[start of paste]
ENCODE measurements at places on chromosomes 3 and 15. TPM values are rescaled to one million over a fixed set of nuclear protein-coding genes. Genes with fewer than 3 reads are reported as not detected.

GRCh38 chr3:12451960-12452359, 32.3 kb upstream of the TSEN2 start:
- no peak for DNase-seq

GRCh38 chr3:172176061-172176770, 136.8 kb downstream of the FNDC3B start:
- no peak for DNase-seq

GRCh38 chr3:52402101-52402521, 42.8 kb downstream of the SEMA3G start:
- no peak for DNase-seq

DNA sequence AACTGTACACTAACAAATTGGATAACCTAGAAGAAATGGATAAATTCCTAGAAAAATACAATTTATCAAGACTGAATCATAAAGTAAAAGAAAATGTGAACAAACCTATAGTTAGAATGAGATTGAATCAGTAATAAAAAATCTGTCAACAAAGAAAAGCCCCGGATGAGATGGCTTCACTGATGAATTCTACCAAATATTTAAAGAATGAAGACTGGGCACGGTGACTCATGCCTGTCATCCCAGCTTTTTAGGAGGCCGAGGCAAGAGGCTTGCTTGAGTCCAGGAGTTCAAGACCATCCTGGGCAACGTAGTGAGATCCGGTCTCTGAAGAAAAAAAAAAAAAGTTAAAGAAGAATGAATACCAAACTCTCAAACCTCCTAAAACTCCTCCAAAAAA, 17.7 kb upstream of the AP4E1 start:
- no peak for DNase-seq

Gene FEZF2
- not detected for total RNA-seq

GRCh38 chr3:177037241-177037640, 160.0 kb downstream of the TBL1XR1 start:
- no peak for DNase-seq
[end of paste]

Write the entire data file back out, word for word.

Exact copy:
ENCODE measurements at places on chromosomes 3 and 15. TPM values are rescaled to one million over a fixed set of nuclear protein-coding genes. Genes with fewer than 3 reads are reported as not detected.

GRCh38 chr3:12451960-12452359, 32.3 kb upstream of the TSEN2 start:
- no peak for DNase-seq

GRCh38 chr3:172176061-172176770, 136.8 kb downstream of the FNDC3B start:
- no peak for DNase-seq

GRCh38 chr3:52402101-52402521, 42.8 kb downstream of the SEMA3G start:
- no peak for DNase-seq

DNA sequence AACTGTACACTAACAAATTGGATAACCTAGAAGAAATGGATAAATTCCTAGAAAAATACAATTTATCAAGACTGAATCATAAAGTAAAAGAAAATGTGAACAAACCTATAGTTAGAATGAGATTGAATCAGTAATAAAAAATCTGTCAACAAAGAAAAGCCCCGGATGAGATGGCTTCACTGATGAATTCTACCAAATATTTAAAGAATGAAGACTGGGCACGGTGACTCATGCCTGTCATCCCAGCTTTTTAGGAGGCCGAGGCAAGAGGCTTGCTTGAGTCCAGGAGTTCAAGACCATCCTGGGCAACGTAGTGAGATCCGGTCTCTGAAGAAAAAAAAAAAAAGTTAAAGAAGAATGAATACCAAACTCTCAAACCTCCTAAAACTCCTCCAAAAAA, 17.7 kb upstream of the AP4E1 start:
- no peak for DNase-seq

Gene FEZF2
- not detected for total RNA-seq

GRCh38 chr3:177037241-177037640, 160.0 kb downstream of the TBL1XR1 start:
- no peak for DNase-seq